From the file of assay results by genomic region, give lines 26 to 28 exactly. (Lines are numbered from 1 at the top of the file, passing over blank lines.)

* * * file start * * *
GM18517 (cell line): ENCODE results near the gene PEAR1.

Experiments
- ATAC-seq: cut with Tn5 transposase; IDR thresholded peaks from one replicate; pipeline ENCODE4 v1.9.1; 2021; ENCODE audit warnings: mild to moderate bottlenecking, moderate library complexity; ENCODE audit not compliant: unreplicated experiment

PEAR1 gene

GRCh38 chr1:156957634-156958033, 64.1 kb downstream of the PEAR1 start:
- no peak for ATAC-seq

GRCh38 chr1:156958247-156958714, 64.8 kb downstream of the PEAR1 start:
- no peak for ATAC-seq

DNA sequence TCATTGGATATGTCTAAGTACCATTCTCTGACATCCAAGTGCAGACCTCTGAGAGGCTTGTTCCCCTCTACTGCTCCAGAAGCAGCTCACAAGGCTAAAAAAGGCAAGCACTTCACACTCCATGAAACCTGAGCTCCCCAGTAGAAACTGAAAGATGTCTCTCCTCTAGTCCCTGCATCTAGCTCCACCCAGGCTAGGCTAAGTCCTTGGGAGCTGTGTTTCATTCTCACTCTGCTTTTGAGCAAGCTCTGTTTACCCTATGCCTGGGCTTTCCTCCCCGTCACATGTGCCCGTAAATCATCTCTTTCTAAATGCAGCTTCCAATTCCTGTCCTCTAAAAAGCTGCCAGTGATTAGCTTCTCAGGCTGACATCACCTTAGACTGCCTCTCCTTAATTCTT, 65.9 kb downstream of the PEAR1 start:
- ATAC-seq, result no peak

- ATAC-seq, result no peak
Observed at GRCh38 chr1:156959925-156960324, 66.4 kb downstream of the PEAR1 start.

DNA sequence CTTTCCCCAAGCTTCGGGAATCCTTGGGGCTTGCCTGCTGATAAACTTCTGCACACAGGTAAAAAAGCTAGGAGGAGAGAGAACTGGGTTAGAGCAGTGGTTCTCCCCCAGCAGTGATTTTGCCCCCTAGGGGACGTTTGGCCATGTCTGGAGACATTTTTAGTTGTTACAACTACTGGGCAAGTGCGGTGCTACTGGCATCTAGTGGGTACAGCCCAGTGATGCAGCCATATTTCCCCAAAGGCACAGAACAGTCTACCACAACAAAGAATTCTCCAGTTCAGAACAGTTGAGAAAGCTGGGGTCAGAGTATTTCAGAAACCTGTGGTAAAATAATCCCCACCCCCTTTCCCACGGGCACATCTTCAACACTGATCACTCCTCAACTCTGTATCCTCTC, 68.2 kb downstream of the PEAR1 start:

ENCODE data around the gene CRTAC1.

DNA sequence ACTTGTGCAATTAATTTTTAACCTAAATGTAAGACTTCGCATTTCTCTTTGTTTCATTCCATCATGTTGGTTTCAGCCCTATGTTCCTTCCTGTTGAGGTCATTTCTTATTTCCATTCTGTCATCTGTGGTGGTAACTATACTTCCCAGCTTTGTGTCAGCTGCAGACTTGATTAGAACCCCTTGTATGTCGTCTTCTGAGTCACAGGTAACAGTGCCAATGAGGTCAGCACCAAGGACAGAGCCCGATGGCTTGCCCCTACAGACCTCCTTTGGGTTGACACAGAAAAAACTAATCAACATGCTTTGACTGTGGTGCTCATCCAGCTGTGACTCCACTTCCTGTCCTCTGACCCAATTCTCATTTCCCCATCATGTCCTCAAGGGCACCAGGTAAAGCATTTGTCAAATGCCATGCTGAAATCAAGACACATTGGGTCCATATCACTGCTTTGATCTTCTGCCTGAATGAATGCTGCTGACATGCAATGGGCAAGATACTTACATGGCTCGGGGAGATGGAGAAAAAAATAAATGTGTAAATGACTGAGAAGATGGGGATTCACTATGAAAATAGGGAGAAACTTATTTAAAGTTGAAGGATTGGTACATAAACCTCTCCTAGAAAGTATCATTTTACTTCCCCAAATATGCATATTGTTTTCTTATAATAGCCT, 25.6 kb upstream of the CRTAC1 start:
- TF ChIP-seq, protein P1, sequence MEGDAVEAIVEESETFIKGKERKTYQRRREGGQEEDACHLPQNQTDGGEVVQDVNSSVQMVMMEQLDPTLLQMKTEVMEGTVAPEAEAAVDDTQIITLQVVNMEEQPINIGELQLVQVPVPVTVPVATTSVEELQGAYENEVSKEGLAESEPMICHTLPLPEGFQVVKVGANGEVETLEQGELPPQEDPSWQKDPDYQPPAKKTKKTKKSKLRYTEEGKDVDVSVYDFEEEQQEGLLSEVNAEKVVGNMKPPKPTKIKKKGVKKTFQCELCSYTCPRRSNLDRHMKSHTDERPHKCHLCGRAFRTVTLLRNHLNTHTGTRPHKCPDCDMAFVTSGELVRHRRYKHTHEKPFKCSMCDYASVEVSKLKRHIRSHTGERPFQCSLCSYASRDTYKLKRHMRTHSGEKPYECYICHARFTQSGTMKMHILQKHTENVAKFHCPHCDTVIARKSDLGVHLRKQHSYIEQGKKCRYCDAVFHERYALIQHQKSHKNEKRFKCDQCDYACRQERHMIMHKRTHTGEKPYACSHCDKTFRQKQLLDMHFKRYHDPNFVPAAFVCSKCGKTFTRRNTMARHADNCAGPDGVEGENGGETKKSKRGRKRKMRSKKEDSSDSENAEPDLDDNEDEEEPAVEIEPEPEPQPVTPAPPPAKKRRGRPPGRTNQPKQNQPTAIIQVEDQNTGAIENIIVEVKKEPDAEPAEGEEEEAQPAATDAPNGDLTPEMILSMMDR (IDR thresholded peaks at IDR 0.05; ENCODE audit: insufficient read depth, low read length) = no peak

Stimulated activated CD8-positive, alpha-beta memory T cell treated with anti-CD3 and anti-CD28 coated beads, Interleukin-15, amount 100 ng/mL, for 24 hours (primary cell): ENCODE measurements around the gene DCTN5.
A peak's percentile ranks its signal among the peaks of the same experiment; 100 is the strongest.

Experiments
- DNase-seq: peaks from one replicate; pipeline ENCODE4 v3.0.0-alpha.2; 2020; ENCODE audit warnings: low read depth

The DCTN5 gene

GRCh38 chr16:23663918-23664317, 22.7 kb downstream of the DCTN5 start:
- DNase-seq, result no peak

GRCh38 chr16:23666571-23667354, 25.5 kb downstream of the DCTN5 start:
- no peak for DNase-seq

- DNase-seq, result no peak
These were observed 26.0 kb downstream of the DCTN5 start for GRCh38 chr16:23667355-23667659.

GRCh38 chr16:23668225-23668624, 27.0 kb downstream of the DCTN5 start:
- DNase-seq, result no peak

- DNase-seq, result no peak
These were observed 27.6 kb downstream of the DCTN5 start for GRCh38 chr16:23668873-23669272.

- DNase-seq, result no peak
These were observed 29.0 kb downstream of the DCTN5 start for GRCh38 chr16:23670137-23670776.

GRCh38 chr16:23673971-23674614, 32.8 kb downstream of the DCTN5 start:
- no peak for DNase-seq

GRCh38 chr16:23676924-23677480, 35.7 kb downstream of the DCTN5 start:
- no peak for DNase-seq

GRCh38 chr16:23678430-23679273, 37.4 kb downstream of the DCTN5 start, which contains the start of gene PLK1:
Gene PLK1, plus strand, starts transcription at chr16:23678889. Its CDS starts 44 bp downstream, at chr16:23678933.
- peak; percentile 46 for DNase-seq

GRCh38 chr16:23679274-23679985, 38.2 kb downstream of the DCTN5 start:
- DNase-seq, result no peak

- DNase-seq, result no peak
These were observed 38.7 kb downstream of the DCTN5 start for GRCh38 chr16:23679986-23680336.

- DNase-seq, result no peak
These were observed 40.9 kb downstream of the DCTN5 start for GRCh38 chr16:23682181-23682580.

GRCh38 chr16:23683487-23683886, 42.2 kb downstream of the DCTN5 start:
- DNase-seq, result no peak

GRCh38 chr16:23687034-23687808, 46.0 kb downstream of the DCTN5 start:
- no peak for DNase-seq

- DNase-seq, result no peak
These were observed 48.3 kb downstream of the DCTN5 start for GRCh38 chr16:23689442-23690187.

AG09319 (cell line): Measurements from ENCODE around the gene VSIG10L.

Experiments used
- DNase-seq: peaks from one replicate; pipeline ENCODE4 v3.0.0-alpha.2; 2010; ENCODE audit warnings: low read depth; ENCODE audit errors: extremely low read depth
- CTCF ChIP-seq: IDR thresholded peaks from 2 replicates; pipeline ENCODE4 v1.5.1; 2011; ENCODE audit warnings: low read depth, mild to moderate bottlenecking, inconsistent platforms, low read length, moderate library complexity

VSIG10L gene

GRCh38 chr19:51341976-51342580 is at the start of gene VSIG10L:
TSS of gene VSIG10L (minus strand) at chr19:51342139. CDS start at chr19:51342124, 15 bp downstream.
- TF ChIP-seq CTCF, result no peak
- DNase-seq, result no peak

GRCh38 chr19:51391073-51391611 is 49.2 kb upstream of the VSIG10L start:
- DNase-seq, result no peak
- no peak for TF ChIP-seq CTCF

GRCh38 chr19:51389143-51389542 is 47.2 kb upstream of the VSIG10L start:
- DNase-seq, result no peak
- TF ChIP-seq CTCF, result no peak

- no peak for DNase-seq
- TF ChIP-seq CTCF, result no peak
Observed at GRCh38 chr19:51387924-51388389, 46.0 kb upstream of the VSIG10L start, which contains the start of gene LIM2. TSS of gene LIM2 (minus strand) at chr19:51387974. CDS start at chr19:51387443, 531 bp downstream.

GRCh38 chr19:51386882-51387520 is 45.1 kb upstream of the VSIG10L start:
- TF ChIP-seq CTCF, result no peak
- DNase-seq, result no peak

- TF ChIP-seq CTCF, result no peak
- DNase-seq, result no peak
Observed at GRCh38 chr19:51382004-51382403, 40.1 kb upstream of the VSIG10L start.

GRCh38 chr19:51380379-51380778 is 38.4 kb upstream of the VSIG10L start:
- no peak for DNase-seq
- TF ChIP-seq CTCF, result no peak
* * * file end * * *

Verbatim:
- DNase-seq, result no peak
These were observed 26.0 kb downstream of the DCTN5 start for GRCh38 chr16:23667355-23667659.

GRCh38 chr16:23668225-23668624, 27.0 kb downstream of the DCTN5 start: